While vacationing in Jamaica recently, Dr. Albertha Henry-Carmichael jumped into a pool in Ocho Rios to save a drowning boy.
George Carter made history by becoming the first Canadian-born Black judge and Kathy Grant, inspired by her late father, Owen Rowe, who was a Royal Canadian Air Force (RCAF) Flying Officer, is on a mission to fulfil his wish that every Black war veteran who fought for Canada is recognized.
The trio were among 17 individuals that Senator Don Meredith presented with Queen’s Diamond Jubilee medals last Saturday at Moss Park Armoury.
For Grant, receiving the medal at a Canadian Forces facility was significant.
“It brings back memories of my dad and his involvement in the military,” she said.
Former Member of Parliament, Marlene Jennings, actively supported Rowe’s advocacy for Caribbean-born war veterans who served in the RCAF, Canadian Armed Forces and the Merchant Navy to be honoured for their wartime contributions. A plaque was unveiled in June 2005 at the Canadian War Museum in Ottawa two months after Rowe – who migrated from Barbados in 1942 – succumbed to cancer in Montreal at age 82.
A former fundraising coordinator, corporate revenue assurance analyst and claims investigation specialist, Grant established The Legacy Voices Institute, the only national project dedicated to the documentation and preservation of Black Canadian military history.
Henry-Carmichael has been giving selflessly for most of her life.
“Back in Jamaica, I used to accompany my grandmother to visit the sick and elderly and also clean churches,” she said. “That’s where the spirit for giving started.”
After migrating to Montreal in 1962, Henry-Carmichael continued to volunteer while earning first and second degrees at Concordia and McGill universities. She also taught in Montreal and the Greater Toronto Area, where she now resides, and spent some time engaging in community work in Nigeria where she secured a PhD at Ahmadu Bello University.
Born in Toronto to parents who migrated from Barbados in 1920, Carter served in the Infantry Corps in World War II and completed Law studies at Osgoode Hall before being called to the Bar in 1949. Appointed a Queen’s Counsel in 1969, he was sworn in as a provincial judge in 1980. Carter retired from the Bench in 1996.
Former city councillor Bev Salmon, educator Camille Logan, banker Mark Beckles, public servant Alton White and journalist Karlene Nation were also presented with medals to mark the ascension to the throne on Feb 6, 1952 of the second longest-serving monarch in British history.
Trained as a nurse who practiced in Toronto and Detroit for several years, Salmon dedicated the medal to her late husband, Dr. Doug Salmon, who was Canada’s first Black surgeon and the first African-Canadian president of a hospital medical staff. He passed away in September 2005 at age 81.
“Doug is still very much in my heart and mind,” said Salmon whose father – Jamaican-born Herbert McLean Bell – enlisted in the West Indies Regiment before he was 18 and joined the First Depot Battalion New Brunswick regiment in 1917.
Salmon was a cofounder of the Urban Alliance on Race Relations and the Ontario Human Rights Commission’s first Black female commissioner.
Nation, CTV’s diversity producer and news reporter, came to Canada from Jamaica in 1976 as a 17-year-old single mother, completed high school and worked as a waitress at night to put herself through the University of Toronto (Mississauga campus) where she graduated in 1983 with a political science degree.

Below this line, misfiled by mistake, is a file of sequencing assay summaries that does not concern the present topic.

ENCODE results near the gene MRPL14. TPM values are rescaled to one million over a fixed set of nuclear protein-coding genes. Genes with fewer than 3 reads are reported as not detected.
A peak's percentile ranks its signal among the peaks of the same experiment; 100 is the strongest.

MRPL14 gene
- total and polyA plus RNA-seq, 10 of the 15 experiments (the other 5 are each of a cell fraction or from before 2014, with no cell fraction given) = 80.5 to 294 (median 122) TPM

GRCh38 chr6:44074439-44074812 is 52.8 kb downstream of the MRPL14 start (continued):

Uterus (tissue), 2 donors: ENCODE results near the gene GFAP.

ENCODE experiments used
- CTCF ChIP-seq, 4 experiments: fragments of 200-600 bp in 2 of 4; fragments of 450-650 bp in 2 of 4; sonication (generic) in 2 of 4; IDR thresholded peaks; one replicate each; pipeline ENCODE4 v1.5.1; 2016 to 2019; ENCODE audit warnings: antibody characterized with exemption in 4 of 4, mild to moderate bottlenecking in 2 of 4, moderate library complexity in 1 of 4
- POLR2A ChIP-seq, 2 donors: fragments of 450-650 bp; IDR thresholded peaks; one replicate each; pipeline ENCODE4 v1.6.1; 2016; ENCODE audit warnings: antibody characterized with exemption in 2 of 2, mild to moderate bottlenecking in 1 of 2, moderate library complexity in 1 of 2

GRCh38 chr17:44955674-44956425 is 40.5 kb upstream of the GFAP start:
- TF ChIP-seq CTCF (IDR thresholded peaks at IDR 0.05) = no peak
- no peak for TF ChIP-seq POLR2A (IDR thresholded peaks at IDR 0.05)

The 2010 Paralympics Winter Games torch bearer, who has permanent double vision and no peripheral vision after doctors removed a brain tumour in 1998, ran unsuccessfully for the Conservative Party in last year’s provincial elections and city council in the 2010 municipal elections.
Emigrating from Jamaica three decades ago, White earned a Business Administration degree at York University and has been Ontario Place’s purchasing manager for the last 22 years. In addition, he heads Faith Centre Pentecostal Church’s Compassion Care Ministry.
Logan has been an educator for the past two decades in the York Region District School Board while Beckles is a Royal Bank of Canada regional vice-president and a Corporate Social Responsibility lecturer at Sheridan College.
“This is a humbling recognition and a constant reminder that there is so much we can do to make our communities stronger,” said Beckles, who was a Progressive Conservative party candidate in the 2007 Ontario elections.
Medals were also presented to Oak Ridges councillor, Greg Beros; CTV news anchor, Pauline Chan; Nipissing First Nation Deputy Chief, June Commanda; Halton Regional Police Inspector, Jeff Corey; philanthropist Stephen Mathieu; Borani Global Education Association founding president, Neda Moeini; retired Queen’s York Rangers captain and Ontario Safety League president and general manager, Brian Patterson and Justices Ronald Yamanaka and Karim Premji.
Meredith, who is at the forefront of a campaign to add a bust of Nova Scotia-born William Hall to the military monument commemorating prominent soldiers in Canada’s military history, said the 17 recipients are exemplary Canadians who have had a profound effect on the lives of their fellow citizens.
“What unites them is their assertiveness to step forward and make the world a better place,” he said. “It’s not what we do or the respect that we garner that’s important. The true mark of a hero is the decision to live your life not only for yourself, but for those around you.
“So because you have answered this call, I am proud to stand here today as the fourth African-Canadian senator and to confer on you this token of our appreciation for your hard work and service to humanity. You are not only examples to us of what it means to be generous and selfless human beings, but of what it means to be Canadians.”
Meredith’s wife, Michelle, assisted with the medal presentations.
By RON FANFAIR